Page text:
After all, 2009’s Star Trek already began to lean towards that Star Wars formula. It was a lot of shoot-’em-up, and it had less complicated, more evil, villains. The pacing was faster than I’m used to from Star Trek, and it lacked much introspection.
I do not want Star Trek and Star Wars to be similar. I admit, I feel a certain superiority when arguing Trek’s advanced plot points and messages. Were Star Wars to be that good, assuming J.J. could raise the quality of the new Star Wars to the middle ground that the 2009 Star Trek occupied, balanced between what the masses want and fantastic writing, it removes the advantage Trek has, and gives those smug Wars fans new fodder. Whenever the opposite happens, and Star Trek is dumbed down to the level of Star Wars moving forward, continuing to push it away from its roots, the same thing will happen.
I’m afraid that J.J. will, intentionally or not, keep nudging Star Trek from its original vision. Who’s to say it will not go further once his time becomes divided between the two, with the worlds merging in his head?
They’re both sci-fi adventures full of aliens. Even though one supposedly occurred a long time ago in a galaxy far away, to paraphrase, it appears futuristic enough to be confused with our not-too-distant future to the untrained eye. It would not be that difficult to make many of the same choices when developing the projects, and end up with two very interchangeable movie series. I do not think he’ll use the same actors or sets, but with the gleaming white new Enterprise reminding me of Star Wars spaceships, there could be a similar color scheme and visual component.
Perhaps I’m being too hard on J.J. As I stated, I’m a fan of his work, and it’s not like all of the TV shows he works on end up the same. He could find ways to distinguish the two, and take them in entirely different directions. I’m just worried because of early signs of Star Trek’s evolution, and because of his expressed preferences, that it could happen in this case.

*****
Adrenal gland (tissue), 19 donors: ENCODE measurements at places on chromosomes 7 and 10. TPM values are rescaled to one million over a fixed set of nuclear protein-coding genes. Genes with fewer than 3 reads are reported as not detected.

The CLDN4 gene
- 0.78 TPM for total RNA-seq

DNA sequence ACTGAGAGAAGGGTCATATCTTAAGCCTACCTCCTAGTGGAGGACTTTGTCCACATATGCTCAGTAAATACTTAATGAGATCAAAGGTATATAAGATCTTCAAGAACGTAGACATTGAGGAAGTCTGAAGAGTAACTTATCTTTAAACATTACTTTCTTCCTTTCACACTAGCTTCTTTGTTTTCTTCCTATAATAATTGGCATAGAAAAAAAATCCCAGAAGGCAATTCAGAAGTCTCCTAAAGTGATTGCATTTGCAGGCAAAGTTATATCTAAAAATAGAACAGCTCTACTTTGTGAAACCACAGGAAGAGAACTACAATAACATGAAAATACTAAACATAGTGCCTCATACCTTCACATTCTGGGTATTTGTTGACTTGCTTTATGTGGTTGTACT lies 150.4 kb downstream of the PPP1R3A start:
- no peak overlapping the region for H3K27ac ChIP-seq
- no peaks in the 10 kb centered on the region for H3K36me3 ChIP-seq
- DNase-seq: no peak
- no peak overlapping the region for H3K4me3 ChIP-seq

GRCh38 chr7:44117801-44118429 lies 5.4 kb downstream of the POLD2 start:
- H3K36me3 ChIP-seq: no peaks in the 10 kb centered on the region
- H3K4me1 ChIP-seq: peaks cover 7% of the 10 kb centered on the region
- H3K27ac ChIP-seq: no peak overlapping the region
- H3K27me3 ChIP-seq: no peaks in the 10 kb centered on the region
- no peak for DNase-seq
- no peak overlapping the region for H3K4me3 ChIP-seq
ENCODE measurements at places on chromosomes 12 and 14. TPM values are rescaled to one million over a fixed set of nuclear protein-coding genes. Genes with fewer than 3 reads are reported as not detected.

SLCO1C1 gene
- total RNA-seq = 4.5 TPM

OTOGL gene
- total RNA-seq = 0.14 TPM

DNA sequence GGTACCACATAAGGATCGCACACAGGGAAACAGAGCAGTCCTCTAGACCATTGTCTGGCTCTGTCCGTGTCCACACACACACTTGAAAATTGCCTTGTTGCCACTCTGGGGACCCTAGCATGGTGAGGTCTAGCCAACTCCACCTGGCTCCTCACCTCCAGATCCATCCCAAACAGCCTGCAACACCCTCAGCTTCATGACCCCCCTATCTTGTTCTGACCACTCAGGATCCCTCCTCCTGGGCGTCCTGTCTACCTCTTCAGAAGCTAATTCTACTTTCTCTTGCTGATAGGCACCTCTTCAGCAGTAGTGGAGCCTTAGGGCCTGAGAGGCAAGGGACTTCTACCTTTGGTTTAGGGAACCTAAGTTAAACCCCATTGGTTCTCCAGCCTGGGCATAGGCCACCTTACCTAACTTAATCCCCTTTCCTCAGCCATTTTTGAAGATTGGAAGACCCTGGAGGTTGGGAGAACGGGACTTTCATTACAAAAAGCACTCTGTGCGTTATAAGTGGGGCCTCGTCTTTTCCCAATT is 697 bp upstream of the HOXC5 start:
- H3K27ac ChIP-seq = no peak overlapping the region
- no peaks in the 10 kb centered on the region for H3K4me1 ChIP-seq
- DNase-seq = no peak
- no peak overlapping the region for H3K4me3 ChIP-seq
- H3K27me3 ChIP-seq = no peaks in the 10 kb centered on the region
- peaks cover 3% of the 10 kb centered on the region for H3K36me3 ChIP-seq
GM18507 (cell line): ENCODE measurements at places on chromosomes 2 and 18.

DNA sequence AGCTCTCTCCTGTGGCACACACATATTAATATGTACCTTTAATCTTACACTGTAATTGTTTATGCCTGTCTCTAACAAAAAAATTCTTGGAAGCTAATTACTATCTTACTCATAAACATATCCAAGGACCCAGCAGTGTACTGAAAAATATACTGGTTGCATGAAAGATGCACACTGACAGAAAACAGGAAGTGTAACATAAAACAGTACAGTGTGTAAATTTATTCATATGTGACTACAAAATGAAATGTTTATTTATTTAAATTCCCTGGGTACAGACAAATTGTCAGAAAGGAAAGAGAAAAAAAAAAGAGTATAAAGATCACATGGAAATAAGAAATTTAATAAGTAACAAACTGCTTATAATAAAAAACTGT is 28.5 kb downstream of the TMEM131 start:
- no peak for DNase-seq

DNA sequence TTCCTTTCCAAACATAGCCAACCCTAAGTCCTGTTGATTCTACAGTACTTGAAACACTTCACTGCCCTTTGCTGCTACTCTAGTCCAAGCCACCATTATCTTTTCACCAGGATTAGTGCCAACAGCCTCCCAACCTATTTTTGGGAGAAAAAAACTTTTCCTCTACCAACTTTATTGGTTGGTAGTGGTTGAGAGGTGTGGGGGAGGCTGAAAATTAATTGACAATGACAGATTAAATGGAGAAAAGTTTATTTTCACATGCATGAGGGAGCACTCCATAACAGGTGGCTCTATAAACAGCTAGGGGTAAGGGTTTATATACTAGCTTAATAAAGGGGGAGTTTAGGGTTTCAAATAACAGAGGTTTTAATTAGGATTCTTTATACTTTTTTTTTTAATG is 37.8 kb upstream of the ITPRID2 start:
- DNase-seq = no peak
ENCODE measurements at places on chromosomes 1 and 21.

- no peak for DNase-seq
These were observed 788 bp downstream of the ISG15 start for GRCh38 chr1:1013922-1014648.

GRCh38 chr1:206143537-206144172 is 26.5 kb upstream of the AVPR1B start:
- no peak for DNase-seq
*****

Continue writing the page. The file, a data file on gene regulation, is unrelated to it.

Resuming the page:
I also am a bit concerned that his work on Wars will distract him from Trek. After all, Wars is destined to get more attention. Will that mean he will not give Trek XIII his full efforts, instead focusing on Wars VII? Also, J.J. is reportedly is among those people who favor Wars over Trek, which worries me.
Yes, it’s possible to be a fan of both, but most people who are prefer one over the other. I hope that J.J. keeps in mind the fundamental differences between both series, and does not make them interchangeable. The best way to do that is to deepen the next Star Trek story back to the levels of morality tale it once achieved. This spring, we’ll find out if that’s happened, as Star Trek Into Darkness is released. Based on what I’ve viewed so far, I am optimistic.
I suppose what this argument comes down to is emotion. Both franchises elicit strong feelings from their fans, and since Star Wars already has the popularity, I want Star Trek to keep the quality superiority. It is a little petty, no doubt, but I very much hope J.J. takes this into account, keeping in mind what has set the two series apart in the past, and maintaining that divide. Nevertheless, because he’s a Wars devotee, I worry he does not have the same perspective on Star Trek that trekkies have, and thus will not protect the franchise with the same ferocity a real fan would.
To a lot of people, the premise of this entire blog post will seem ridiculous or trivial. Simply for those of us who have always kept a candle burning for Star Trek, please J.J., we beg of you: Keep Trek better. Its fate is ultimately in your hands.